Dr. Corrine Carvalho, a professor of theology and a St. Thomas faculty member since 1996, has been named executive adviser to the president by Dr. Julie Sullivan.
Carvalho will begin her new position on July 1 upon the retirement of Dr. Susan Alexander, who has served in the position since Jan. 1, 2007. Carvalho will split her time between the president’s office and her teaching and research on the faculty.
“I am delighted to appoint Corri as executive adviser,” Sullivan said. “She has had a significant presence on this campus over the last 20 years through her service on the faculty and, more recently, as co-chair of our Strategic Planning Oversight Committee. I look forward to working even more closely with her in the years ahead.”
Carvalho said she couldn’t be more thrilled with her new position.
“I love the direction the university is going,” she said. “I love the leadership in place, and I believe the job will give me further opportunities to help the strategic plan become a reality.”
Sullivan thanked Alexander for her 35 years of service to St. Thomas. She joined the Department of Economics in 1981, served as department chair from 1987 to 1992 and was elected Professor of the Year by the faculty in 1997. She served as interim dean of the undergraduate college in 1993-94 and as interim vice president for academic affairs from 2001 to 2003.
“Susan is an incredibly wise and thoughtful administrator and professor,” Sullivan said, “and has served St. Thomas with distinction throughout her career. I always will be grateful for how helpful she has been during my first three years as president.”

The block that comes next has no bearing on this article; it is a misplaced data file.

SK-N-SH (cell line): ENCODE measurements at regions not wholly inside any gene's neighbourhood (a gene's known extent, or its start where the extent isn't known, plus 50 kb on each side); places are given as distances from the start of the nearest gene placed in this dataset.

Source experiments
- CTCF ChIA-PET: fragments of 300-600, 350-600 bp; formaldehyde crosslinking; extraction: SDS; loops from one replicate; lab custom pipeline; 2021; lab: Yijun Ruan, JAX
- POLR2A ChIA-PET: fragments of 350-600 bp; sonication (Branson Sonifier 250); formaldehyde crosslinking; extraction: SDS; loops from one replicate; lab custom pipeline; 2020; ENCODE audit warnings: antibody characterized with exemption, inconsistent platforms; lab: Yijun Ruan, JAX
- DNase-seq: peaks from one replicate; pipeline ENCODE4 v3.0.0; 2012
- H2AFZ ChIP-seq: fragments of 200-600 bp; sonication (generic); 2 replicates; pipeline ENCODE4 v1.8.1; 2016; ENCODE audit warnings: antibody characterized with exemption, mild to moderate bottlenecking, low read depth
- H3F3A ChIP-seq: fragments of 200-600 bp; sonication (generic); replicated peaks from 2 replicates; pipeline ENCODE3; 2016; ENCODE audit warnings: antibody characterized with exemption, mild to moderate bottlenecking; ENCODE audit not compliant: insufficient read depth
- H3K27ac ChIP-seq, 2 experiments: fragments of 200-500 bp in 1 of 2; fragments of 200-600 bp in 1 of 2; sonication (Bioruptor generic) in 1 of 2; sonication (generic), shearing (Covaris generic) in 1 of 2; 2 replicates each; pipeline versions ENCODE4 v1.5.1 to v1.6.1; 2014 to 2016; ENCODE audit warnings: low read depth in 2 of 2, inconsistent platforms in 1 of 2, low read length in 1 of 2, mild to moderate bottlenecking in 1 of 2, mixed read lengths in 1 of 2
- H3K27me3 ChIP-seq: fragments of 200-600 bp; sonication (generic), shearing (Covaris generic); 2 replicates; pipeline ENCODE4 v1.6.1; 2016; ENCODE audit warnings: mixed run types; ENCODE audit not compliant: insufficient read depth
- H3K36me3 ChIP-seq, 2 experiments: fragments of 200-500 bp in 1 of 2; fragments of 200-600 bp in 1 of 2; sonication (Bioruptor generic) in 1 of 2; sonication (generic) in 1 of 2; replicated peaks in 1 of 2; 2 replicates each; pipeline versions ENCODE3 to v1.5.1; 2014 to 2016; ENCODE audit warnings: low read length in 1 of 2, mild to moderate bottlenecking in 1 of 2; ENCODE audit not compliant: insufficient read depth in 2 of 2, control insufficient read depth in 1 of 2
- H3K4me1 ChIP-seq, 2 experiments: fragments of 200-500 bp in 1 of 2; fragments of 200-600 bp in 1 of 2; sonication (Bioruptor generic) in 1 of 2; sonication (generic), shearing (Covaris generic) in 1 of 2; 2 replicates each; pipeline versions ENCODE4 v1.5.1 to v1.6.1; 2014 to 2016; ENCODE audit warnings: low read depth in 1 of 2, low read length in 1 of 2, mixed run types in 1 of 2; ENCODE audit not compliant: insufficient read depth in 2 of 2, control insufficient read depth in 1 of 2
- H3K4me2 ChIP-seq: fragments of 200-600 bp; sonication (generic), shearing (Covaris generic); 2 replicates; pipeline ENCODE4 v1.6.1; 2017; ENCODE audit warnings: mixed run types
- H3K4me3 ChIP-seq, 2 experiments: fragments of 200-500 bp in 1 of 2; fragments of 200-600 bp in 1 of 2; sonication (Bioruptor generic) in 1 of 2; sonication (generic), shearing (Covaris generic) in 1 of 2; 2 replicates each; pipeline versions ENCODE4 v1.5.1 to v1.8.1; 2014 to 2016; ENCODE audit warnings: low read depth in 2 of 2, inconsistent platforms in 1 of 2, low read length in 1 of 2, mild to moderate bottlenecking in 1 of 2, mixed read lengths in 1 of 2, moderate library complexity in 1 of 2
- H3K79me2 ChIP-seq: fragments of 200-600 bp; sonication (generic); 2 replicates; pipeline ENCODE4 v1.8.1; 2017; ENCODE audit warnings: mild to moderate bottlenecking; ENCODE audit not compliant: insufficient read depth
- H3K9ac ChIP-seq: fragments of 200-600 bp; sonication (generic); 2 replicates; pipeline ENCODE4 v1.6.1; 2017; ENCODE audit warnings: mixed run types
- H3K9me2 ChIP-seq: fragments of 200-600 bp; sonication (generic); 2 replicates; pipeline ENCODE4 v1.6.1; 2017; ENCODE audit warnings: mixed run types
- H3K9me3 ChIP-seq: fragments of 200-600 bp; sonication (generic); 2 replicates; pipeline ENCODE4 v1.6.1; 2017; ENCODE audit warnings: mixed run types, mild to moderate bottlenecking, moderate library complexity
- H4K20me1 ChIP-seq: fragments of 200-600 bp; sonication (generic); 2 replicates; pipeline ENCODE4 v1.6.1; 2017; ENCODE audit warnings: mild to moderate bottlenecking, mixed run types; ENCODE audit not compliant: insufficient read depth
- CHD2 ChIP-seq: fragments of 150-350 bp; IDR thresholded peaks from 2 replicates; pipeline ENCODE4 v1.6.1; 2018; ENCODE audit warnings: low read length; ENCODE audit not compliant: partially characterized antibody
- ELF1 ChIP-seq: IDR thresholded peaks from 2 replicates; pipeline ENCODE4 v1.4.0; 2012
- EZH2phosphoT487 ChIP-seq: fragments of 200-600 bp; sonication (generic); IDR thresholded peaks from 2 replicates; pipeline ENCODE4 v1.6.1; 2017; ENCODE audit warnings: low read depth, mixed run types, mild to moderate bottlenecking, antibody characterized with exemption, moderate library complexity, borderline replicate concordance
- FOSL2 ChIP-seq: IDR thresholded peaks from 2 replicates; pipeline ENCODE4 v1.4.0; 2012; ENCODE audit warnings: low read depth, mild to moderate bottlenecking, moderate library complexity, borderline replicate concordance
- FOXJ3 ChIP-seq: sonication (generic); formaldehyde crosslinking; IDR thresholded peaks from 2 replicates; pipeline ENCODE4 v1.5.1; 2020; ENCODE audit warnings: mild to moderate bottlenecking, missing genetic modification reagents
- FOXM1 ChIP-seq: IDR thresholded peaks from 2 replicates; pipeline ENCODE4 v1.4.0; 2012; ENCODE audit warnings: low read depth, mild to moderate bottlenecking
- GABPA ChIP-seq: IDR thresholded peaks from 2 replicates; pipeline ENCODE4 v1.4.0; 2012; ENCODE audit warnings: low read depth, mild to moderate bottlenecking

Carvalho joined the Department of Theology in 1996 after teaching five years at Florida State University, and was director of the Luann Dummer Center for Women from 2006 to 2012. Sullivan appointed her co-chair of the Strategic Planning Steering Committee in 2013 and co-chair of the Strategic Planning Oversight Committee the following year.
She was chair of the faculty in 2014-15 and in that role she was a member of the president’s cabinet. She has served on the executive committee of the Faculty Senate for three years, since 2013.
Carvalho’s faculty peers elected her Professor of the Year in 2012, and at the time she credited the university for simultaneously fulfilling a desire to teach and do research.
“I came here to teach undergraduates primarily, and then what I found was that the way the university defined scholarship in the broad sense of the term freed me up to do what I wanted to do,” she said in a Newsroom story at the time. For her, that included writing projects on temple ideology and ritual studies in application to the Bible.
She became fond of teaching core courses, including Theology 101: The Christian Theological Tradition. She tried to create a safe environment that would allow students to have vigorous discussions in the classroom because she thought it was important they came to understand “that questions about religion and the Bible are important to our culture. … that they don’t just swallow things hook, line and sinker. … that they have the tools to think for themselves on the issues.”
Carvalho earned her Ph.D. in 1991 from Yale University, where she specialized in the Hebrew Bible and Old Testament studies. She also has a master’s degree in the Old Testament from the Graduate Theological Union in Berkeley, California, and a B.A. in Latin from the University of San Francisco. She spent her junior year at Oxford University in England.
Her memberships include the Society of Biblical Literature (president of the Upper Midwest Region, 2005-07), Catholic Biblical Literature, National Association of Women in Catholic Higher Education, National Women’s Studies Association and the Old Testament Colloquium.